To maintain the cold, the water droplets are driven out by compressed air. On leaving the snow gun, the air expands and cools, helping to promote freezing. When water freezes, heat is released. This makes sense, to melt ice you give it heat; to freeze ice, heat must be thrown back out. The expanding, cooling air helps to soak up this heat, promoting freezing. Snow guns are placed away from the ground so that the latent heat released by freezing water does not melt the snow nearby. It helps if the droplets stay small so they lose heat efficiently, so a surfactant can be added to stabilize the small drops. That’s the physics and chemistry almost done…

A word about water – it does not necessarily freeze just because it is below 0°C. If there is no scaffold for ice to form on (as in very pure water), water can remain liquid as low as -40°C. We need cold to freeze water, but at higher temperatures we also need a scaffold – a sort of molecular jigsaw puzzle mat: something for the water molecules to align on while they link hands to form ice.

Snow guns in action in Alta (Utah, USA)

OK, so your snow gun is firing out tiny water droplets and you hope they will freeze. At -8°C, this might work fine. A few degrees higher means that you might need to freeze smarter. Now we bring in the biology. Meet Pseudomonas syringae, a bacterium with an impressive superpower. P. syringae has proteins in its cell wall having sites where water molecules are happy to sit along with sites where water molecules are reluctant to sit. The result is that water molecules are helped to align to form ice. Remnants of these bacteria are mixed into the water that is fired from the snow guns and promotes freezing at higher temperature than would otherwise be seen.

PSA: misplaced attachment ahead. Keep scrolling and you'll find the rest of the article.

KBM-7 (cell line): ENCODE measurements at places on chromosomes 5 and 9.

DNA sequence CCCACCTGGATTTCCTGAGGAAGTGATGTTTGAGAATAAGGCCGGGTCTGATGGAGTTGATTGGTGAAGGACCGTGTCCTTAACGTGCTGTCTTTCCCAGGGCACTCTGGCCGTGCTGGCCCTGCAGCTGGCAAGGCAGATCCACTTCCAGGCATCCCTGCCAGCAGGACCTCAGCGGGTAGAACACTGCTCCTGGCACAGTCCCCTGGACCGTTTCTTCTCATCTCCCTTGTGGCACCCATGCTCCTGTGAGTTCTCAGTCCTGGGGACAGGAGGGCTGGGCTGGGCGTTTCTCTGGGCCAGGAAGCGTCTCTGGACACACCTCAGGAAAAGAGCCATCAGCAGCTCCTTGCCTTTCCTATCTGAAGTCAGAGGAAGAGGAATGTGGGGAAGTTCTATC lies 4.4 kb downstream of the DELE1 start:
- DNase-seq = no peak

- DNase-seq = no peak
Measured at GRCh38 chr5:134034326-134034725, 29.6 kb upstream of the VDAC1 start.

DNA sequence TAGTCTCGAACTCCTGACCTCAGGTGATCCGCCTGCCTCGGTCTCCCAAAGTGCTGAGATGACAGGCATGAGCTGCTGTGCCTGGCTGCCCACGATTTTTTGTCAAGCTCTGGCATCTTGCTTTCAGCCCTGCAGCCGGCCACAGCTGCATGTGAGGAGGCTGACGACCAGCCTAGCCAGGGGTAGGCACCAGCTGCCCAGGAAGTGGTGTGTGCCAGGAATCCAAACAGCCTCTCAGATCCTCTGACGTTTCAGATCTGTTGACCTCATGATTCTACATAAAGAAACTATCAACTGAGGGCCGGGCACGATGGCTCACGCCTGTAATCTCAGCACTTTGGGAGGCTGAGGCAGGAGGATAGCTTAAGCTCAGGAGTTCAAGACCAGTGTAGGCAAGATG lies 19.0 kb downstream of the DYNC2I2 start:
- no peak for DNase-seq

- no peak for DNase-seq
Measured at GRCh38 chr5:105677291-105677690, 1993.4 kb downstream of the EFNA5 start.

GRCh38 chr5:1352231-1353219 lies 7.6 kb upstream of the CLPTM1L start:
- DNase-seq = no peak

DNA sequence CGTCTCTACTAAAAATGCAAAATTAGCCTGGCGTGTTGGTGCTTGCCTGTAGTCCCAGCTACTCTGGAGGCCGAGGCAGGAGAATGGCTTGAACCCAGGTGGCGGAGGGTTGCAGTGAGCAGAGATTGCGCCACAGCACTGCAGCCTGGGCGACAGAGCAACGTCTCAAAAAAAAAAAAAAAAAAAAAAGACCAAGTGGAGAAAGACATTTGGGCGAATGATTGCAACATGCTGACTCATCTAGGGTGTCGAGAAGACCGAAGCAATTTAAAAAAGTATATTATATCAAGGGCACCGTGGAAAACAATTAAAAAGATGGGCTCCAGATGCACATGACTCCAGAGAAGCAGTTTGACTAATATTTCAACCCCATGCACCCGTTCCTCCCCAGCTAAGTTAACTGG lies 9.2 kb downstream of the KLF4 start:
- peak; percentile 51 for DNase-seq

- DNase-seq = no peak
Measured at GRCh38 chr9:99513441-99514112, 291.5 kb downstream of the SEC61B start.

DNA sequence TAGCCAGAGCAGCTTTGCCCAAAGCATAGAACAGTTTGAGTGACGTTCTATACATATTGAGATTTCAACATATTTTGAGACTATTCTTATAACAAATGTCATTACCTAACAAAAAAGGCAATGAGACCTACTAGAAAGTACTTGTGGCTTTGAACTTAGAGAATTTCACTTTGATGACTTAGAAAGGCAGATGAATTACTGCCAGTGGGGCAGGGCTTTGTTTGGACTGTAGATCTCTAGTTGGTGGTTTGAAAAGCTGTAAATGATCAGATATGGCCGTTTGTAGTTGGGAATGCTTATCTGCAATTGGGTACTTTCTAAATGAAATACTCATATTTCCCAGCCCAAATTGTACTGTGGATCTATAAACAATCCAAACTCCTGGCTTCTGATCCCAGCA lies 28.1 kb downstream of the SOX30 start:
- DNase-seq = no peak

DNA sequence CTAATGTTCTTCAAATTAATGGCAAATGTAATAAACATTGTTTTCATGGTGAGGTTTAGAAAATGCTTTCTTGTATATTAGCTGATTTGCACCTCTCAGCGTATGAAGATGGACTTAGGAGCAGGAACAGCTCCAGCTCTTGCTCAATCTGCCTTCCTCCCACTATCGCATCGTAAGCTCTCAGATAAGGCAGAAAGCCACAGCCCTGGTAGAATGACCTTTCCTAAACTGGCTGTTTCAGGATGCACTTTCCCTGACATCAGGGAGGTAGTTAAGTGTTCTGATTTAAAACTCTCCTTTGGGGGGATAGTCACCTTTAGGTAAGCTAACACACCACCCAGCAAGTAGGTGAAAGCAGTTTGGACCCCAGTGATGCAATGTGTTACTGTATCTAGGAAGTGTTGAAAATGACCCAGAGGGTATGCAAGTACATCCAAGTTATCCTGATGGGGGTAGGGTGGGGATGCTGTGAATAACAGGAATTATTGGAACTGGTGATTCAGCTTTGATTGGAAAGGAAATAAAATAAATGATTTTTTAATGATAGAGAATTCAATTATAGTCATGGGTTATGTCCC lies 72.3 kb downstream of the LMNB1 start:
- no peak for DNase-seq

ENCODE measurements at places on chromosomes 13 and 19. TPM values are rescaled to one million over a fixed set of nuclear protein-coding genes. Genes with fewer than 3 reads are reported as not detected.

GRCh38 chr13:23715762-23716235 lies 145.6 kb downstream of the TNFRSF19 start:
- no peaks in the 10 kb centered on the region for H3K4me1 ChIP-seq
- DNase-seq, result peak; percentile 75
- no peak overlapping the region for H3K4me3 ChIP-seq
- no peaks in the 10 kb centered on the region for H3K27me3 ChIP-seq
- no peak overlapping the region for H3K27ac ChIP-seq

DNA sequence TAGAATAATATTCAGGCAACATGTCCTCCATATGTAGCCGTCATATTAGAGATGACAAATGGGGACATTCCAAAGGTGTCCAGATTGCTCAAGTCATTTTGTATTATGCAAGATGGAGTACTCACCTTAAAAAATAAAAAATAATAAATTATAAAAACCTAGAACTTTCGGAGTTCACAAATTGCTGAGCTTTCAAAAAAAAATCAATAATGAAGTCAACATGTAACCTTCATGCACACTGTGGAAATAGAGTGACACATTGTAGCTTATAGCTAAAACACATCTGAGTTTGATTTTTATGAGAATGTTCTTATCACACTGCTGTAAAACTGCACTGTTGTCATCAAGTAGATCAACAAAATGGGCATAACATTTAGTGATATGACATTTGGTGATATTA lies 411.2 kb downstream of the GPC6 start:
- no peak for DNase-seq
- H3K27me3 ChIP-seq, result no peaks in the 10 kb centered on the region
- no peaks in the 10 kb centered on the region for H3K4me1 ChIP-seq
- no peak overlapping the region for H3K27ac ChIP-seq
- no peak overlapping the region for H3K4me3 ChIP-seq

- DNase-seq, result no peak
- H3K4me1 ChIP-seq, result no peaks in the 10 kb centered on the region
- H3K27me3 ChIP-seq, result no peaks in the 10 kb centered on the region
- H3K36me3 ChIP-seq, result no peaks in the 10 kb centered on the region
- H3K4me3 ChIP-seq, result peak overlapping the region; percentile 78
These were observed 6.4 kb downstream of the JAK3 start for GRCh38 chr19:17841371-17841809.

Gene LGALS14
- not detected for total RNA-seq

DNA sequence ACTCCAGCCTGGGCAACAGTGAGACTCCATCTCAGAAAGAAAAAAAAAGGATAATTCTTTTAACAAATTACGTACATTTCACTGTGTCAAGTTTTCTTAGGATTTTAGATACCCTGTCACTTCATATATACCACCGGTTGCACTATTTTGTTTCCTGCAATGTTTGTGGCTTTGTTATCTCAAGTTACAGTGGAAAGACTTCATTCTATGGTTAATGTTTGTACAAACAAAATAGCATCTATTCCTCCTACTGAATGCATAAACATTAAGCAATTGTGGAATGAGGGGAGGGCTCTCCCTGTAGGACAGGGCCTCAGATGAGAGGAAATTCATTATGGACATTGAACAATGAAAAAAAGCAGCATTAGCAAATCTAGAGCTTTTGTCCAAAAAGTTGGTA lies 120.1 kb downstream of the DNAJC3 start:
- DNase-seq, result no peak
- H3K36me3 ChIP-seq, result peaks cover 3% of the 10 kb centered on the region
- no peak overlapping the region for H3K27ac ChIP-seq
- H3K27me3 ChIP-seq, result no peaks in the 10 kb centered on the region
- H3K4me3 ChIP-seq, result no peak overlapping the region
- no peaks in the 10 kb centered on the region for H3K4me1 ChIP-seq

It seems this microbe uses its ability to promote ice formation to breach the cells of the plants that it wants to infect. One account described an ‘ice spear’, but I failed to find an image to confirm this method of attack (if you have one, send it in). After all, the name syringae suggests something pointy. Other accounts just describe the ice disrupting the membrane of the cell to be conquered. P. syringae is found in natural snow all over the world and is routinely detected in the atmosphere. It is suggested that microbes like this might have a crucial role in climate and weather.

There are environmental concerns, as seems almost inevitable with any technology, with artificial snow on the pistes. Even natural snow causes the growing season to be held back by several weeks when pistes are kept in place for winter sports. Nitrate salts are used to enhance the snow surface for races, but nitrates are powerful fertilizers that encourage the growth of aggressively growing plants at the possible expense of more reticent alpine plants.

We have seen how special effects from breakfast cereal to nappies have been used to suggest snow on the small and large screens. Winter sport resorts routinely rely on artificial production of a fine ice snow substitute, but they use a little help from physics, chemistry and even biology.